Gun-toting soccer mom, husband shot dead

Melanie Hain was found shot dead in her home along with her husband Thursday.
Soccer mom Melanie Hain, who made national headlines last year by having a loaded, holstered handgun at her 5-year-old daughter’s soccer game, has been found shot dead in her home along with her husband, police said Thursday.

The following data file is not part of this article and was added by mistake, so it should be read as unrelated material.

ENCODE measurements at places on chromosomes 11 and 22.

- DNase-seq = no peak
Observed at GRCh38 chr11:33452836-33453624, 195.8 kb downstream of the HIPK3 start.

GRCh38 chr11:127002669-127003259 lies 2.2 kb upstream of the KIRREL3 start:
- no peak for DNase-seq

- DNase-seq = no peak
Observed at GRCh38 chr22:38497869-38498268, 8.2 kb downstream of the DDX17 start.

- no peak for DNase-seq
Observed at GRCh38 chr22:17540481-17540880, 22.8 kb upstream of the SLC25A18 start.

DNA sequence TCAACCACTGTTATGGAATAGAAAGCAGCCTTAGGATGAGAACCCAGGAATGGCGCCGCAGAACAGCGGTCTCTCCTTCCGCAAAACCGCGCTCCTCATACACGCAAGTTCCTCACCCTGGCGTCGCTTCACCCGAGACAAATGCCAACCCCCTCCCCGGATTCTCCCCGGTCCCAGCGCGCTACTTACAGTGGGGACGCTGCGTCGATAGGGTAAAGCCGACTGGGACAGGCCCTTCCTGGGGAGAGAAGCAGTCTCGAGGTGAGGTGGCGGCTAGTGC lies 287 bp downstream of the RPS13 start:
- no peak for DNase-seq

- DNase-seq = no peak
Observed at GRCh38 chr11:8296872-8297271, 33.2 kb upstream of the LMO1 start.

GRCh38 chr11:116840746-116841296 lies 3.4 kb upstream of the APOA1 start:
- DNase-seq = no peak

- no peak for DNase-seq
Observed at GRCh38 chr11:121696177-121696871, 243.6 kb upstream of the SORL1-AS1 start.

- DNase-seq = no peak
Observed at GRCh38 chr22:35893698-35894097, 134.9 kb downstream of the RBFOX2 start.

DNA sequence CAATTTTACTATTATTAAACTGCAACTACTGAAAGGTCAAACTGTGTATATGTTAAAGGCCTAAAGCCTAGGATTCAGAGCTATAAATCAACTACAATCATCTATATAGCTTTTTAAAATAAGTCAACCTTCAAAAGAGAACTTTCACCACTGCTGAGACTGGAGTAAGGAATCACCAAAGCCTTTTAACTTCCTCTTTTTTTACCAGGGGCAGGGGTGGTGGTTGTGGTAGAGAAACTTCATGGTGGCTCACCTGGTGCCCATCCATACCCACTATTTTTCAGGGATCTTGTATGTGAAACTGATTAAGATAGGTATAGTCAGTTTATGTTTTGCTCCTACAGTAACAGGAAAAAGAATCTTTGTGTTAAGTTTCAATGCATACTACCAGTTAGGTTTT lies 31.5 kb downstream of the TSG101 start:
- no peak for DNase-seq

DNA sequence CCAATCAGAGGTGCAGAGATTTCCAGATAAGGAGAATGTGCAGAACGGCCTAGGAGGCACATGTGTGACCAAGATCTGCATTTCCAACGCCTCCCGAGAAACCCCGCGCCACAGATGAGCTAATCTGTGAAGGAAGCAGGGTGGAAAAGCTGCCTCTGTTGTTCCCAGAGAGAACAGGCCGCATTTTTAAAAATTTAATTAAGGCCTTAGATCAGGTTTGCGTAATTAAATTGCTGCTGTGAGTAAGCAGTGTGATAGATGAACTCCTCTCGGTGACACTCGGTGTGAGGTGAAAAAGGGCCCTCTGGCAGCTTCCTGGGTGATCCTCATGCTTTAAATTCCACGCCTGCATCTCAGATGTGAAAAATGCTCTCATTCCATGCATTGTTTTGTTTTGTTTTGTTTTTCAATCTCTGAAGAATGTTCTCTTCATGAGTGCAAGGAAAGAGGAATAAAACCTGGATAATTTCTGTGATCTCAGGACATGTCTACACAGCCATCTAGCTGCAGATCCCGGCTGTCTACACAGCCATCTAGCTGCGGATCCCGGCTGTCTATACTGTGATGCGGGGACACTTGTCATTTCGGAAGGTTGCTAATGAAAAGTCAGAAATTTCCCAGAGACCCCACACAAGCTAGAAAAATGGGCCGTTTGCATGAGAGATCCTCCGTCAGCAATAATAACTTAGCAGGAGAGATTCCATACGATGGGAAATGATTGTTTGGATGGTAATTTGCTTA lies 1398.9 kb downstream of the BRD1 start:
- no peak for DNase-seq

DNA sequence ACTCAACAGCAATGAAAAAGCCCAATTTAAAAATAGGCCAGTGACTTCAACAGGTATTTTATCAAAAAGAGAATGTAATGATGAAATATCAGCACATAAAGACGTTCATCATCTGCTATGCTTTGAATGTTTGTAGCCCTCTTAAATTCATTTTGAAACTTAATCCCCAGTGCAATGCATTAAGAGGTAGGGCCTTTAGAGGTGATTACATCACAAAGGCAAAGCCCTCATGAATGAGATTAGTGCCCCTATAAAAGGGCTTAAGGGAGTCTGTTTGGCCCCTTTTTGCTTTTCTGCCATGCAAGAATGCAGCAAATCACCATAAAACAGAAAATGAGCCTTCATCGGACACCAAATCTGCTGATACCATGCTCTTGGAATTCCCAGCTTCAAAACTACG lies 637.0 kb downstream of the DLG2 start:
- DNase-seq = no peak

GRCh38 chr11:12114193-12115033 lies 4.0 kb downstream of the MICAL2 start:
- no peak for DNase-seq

Information from 911 calls shows that it took a SWAT team nearly an hour and a half to gain entry to the Lebanon, Pennsylvania, home Wednesday evening. Inside, they found the bodies of Hain, 31, and her husband, Scott, 33, police Capt. Daniel Wright said. Police have avoided labeling the incident a murder-suicide. However, they do not believe that another person was involved, Wright said. A full investigation is under way, he added. “Who [Melanie Hain] is does not change the course of this investigation,” he said. The autopsies are scheduled for Friday. Melanie Hain’s attorney, Matthew B. Weisberg, said she told him a few months ago that she and her husband were separating. It was not immediately clear whether they were still living together. The couple’s three children were unharmed and took refuge at a neighbor’s house before police arrived, Wright said, and the children remain in a neighbor’s care. During the incident, police told neighbor Ann DiJohnson to avoid rooms with windows in fear of a possible shootout. “It was frightening,” DiJohnson said. “I’m still shaking.” Thomas Shaak, who lives a block from the Hains, said the couple hardly socialized with neighbors. The avid gardener said he occasionally saw Scott Hain working on his yard, but the two did not greet each other. He said Hain worked as a security officer and often kept odd hours. Melanie Hain became an overnight celebrity and, to some, a steward of Second Amendment rights when she carried a Glock strapped to her belt to her daughter’s soccer game September 11, 2008. Days later, on September 20, her permit to carry a gun was revoked by Lebanon County Sheriff Michael DeLeo, who claimed that she showed poor judgment at the child’s game. County Judge Robert Eby later reinstated the permit. Weisberg, Hain’s attorney, said the sheriff’s action violated Hain’s First, Second, Fourth and 14th Amendment rights. A lawsuit was filed against DeLeo on Hain’s behalf for compensatory damages. She sought punitive and statutory damages, Weisberg said, along with reimbursement of attorneys’ fees and lost wages. Although Weisberg called the Hains a “loving” and “unified” couple, he said that about four months ago, Melanie Hain told him that they were separating and that she wanted to remove his name from the $1 million lawsuit. Although there was no indication of abuse, Weisberg said, Melanie Hain was contemplating getting a “stay-away order.” “It’s shocking,” Weisberg said of the shooting. “And sadly ironic.”